FIG. 2 illustrates a top view of one embodiment of the present invention having two synchronized pairs of converging belts for receiving the continuous nonwoven web.
FIG. 3 is a perspective view of a plurality of continuous ribbons derived from the continuous web of FIG. 1.
FIG. 4 is a side view of one embodiment of one pair of converging belts adapted to be urged against the incoming continuous web by a pair of pressure pads.
FIG. 5 illustrates an alternative embodiment of the present invention having a plurality of rollers persuading the converging belts against the incoming continuous web.
FIG. 6 illustrates an alternative embodiment where the pair of converging belts are persuaded against the continuous web by an oversized wheel.
FIG. 7 illustrates an alternative configuration of the present invention utilizing the oversized wheel.
FIGS. 8 and 9 illustrate alternative pulley configurations of the present invention.
FIG. 10 illustrates a cross-sectional view taken along the line A—A of FIG. 2.
FIG. 11 illustrates a cross-sectional view taken along the line B—B of FIG. 2.
FIG. 12 illustrates a cross-sectional view taken along the line C—C of FIG. 2.
FIG. 13 illustrates a cross-sectional view taken along the line D—D of FIG. 10.
FIG. 14 illustrates a cross-sectional view taken along the line E—E of FIG. 10.
Similar reference characters refer to similar parts throughout the several views of the drawings.
Referring now to the drawings in which like numerals indicate like elements throughout the several views, FIG. 1 illustrates an exemplary embodiment of the general operation of splitting a continuous nonwoven web 10 into continuous ribbons 12, 14 and 16. While a particular embodiment of the present invention may be described with reference to a particular number of continuous ribbons, it is understood that the present invention may be adapted to split the continuous web 10 into any number of continuous ribbons.
In FIG. 1, the nonwoven web is made up of a mass of fibers such as in cotton or polyester. As a result of altering the orientation of the fiber along lines 20 and 22, the web 10 is split along lines 20 and 22. A typical fiber spanning the space between the adjacent ribbons will gradually be pulled in the longitudinal direction until it breaks or is pulled loose from one of the ribbons. A plurality of fibers 24 is illustrated along line 22. The line 22 defines the split between adjacent continuous ribbons 14 and 16. The fibers 24 on the left side of line 22, where the web 10 is only beginning to split, are oriented substantially in an transverse manner relative to the machine direction of the web 10. However, as the fibers 24 become more longitudinally oriented, in the machine direction, the web 10 begins to split along the line 22. The portion of FIG. 1 having reference number 24 could also be used to visualize the orientation of a single fiber as it progresses through the process to achieve fiber parallelization.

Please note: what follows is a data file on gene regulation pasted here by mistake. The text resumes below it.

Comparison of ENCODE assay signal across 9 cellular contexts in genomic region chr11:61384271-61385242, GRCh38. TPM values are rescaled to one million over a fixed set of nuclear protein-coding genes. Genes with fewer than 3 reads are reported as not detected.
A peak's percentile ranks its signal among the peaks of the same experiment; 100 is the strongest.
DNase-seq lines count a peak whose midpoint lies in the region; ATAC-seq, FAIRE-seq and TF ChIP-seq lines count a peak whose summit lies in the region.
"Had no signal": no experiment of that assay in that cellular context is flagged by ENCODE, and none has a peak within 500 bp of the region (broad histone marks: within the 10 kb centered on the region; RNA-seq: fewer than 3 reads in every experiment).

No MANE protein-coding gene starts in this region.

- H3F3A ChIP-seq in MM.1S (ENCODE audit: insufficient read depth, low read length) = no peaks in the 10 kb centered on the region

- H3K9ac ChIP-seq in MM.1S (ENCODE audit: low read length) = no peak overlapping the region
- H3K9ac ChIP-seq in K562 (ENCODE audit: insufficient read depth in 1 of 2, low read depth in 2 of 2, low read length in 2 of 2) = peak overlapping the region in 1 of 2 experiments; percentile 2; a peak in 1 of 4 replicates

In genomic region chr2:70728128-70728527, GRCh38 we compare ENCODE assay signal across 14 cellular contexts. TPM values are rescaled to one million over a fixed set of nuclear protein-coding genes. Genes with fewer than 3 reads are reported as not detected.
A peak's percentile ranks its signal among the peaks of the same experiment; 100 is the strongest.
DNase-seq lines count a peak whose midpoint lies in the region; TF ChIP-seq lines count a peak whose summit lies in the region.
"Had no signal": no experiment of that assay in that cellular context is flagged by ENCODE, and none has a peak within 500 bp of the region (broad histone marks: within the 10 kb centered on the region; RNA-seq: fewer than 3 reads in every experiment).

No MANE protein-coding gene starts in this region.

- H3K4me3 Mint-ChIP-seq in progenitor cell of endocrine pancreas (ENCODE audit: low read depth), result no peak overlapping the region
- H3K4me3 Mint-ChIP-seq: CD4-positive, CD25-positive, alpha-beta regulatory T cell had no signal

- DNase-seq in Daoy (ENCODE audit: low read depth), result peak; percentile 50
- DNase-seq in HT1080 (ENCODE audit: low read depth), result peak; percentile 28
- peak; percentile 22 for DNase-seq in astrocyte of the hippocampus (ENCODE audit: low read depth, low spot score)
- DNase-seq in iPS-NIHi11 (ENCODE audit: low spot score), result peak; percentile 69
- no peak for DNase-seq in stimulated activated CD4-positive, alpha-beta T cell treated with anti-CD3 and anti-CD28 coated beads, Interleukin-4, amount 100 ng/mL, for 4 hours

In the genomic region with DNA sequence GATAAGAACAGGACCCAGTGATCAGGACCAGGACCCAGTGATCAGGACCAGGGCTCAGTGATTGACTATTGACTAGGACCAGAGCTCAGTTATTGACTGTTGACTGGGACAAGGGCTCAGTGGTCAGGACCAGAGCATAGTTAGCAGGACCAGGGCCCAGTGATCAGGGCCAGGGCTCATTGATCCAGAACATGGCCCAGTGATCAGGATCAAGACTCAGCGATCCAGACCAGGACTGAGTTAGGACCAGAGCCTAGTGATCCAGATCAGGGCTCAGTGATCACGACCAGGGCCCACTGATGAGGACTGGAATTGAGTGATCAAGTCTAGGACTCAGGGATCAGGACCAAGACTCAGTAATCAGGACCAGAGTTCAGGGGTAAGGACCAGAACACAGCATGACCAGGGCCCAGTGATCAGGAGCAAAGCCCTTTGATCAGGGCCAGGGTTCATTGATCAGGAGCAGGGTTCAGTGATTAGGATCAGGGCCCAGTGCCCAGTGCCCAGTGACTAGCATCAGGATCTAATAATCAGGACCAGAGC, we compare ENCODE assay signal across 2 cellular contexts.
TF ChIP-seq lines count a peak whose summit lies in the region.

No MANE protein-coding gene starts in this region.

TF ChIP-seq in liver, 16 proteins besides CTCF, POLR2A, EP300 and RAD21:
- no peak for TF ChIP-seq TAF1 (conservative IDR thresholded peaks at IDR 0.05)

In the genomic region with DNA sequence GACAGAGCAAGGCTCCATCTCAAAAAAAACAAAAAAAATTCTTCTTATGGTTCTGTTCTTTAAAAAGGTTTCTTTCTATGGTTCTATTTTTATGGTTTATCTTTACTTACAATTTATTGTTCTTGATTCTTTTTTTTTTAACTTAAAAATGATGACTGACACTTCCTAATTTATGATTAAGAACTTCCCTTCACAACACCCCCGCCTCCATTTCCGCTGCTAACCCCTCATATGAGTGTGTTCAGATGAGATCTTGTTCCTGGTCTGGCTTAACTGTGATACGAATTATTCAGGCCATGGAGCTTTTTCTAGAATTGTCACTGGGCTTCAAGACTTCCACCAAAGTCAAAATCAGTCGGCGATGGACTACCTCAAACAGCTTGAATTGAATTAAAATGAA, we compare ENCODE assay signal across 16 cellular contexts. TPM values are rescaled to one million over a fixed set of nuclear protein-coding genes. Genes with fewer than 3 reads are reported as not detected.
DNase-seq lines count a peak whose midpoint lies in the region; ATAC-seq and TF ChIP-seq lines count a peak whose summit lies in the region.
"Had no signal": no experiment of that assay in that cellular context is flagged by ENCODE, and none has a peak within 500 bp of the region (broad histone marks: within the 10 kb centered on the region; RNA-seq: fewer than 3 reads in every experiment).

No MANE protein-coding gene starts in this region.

As shown generally in FIG. 2, the present invention includes an assembly of converging belts for receiving a continuous web at a velocity V1. The assembly of belts includes at least two pair of converging belts for gripping the continuous web 10. For example, the belts are flat belts obtained from Habasit Belting, Inc. The surfaces of the belts may be smooth, textured or otherwise formed to enhance the grip on the web 10. The belts may also be coated with a substance such as Teflon® to achieve the desired surface.
A portion of one belt of a pair of converging belts is coextensive with a portion of the other corresponding belt of the pair of converging belts (FIG. 4). Preferably, the coextensive portions of each pair of belts are vertically opposed to one another. The length of the coextensive portion for gripping the web 10 is dependent on the velocity desired for the ribbons. A longer coextensive portion only needs a smaller speed differential because a longer distance is traveled in order to split the web 10. For example, a 2 inch differential, which is not a large differential, could occur over a 50 inch travel. As best shown in FIG. 2, each pair of converging belts is placed along side one another to align the coextensive portions in the machine direction for the entire width of incoming continuous web. Moreover, the widths of the resulting continuous ribbons depends on the width of each pair of converging belts.